Went over to BSA in Birmingham and bought the Gold Star. Oh yes, Ian is Jim Moodie’s uncle.

  3. davidabl says

    If those TV show folks have any class at all a producer will come knocking on this guy’s shed door.
    I’m not sure who’d agree to compete against him.

  4. GuitarSlinger says

    OK so the Enigma resembles a Buell and this one is looking an awful lot like a Confederate Hellcat

    Both nice efforts , but where’s the originality ?

    • Ola says

      I don’t agree with you at all. Even though there’s a slight resemblance between this bike and a Hellcat both are also sharing traits with lot’s of other naked bikes. This bike seems much more solidly engineered than the Hellcat though, the frame is very different, and lines are flowing in totally different ways. The stance is also different, in my opinion.

      Even so, is originality a requirement before you start building your own bike? Maybe you just want to do it because you like building stuff.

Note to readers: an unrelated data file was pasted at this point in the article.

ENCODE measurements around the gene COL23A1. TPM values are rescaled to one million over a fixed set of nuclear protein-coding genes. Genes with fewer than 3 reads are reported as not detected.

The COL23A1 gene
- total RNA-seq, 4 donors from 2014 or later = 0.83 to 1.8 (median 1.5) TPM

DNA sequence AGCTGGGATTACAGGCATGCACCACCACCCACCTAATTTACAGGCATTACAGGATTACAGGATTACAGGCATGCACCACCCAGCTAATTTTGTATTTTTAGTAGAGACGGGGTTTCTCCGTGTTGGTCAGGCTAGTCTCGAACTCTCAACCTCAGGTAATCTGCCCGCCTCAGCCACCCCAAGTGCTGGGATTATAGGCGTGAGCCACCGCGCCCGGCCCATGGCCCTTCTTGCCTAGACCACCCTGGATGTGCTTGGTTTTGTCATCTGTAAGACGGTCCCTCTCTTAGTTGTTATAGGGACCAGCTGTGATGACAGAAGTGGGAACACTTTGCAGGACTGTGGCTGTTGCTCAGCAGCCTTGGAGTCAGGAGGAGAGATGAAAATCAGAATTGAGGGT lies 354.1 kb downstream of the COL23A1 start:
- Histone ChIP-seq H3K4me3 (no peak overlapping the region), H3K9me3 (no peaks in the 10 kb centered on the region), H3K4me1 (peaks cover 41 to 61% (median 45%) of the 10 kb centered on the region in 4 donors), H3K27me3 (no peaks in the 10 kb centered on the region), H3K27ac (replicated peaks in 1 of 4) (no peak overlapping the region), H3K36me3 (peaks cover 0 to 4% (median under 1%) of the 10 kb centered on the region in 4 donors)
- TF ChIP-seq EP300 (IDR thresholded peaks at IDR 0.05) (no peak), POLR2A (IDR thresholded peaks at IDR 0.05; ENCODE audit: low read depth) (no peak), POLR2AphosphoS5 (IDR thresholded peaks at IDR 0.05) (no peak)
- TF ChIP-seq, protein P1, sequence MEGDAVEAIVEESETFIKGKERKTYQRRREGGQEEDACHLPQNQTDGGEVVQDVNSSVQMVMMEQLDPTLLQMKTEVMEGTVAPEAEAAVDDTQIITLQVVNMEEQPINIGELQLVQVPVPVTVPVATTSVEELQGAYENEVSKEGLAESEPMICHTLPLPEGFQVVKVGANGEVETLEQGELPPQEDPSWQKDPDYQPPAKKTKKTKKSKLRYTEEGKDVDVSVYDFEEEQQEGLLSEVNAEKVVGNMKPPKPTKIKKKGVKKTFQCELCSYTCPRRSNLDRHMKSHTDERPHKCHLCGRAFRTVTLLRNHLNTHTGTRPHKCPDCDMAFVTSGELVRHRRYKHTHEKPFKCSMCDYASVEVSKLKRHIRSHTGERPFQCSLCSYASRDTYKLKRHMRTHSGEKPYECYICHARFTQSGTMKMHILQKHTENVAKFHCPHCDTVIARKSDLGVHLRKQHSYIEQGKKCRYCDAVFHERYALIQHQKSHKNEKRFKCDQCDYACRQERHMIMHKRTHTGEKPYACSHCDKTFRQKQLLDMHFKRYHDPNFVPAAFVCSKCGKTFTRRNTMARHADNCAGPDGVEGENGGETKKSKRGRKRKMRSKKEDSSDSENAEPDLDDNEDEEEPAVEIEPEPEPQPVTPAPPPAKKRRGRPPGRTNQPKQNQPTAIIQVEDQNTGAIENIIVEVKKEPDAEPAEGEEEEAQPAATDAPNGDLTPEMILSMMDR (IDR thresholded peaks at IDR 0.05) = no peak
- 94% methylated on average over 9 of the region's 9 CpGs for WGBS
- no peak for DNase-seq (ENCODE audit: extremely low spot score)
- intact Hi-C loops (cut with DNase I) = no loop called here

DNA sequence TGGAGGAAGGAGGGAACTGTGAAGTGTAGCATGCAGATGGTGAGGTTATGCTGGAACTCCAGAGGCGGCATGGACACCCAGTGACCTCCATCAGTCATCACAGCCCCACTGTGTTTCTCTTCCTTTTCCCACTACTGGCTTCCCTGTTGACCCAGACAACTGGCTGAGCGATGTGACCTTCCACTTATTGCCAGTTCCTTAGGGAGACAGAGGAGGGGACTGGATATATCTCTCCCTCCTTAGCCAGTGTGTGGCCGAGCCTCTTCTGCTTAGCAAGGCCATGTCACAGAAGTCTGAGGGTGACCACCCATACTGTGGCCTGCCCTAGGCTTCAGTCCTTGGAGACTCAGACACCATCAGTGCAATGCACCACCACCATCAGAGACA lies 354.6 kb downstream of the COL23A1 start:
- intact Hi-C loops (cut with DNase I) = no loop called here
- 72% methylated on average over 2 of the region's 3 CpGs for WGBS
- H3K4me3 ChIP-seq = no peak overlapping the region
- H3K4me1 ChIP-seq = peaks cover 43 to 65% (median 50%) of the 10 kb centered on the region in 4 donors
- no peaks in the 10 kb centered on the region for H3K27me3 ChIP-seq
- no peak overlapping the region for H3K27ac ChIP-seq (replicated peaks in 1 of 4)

• Greybeard says

        A frame, a motor and two wheels.
        How derivative.
        Why…it resembles a motorcycle.
        Where IS Shaun’s creativity!?

        Good thing they weren’t this crafty during the Revolution.

      • says

        Time for a coffee or beer depending on the time of day.

        Shaun’s done an amazing job. I love the attention to detail.

        As for the Enigma looking like the Buell. Yep I see it, underslung muffler, radial brakes, trellis frame nope… trellis frame looks more Ducati. As I look for similarities to the Buell I find there is virtually nothing.

        Personally I always thought the Buells had character (really another word for ugly or a child only a mother could love – but they grow on you). The Enigma doesn’t look ugly at first look. Don’t get me wrong I like the Buells and would own one if I had longer legs.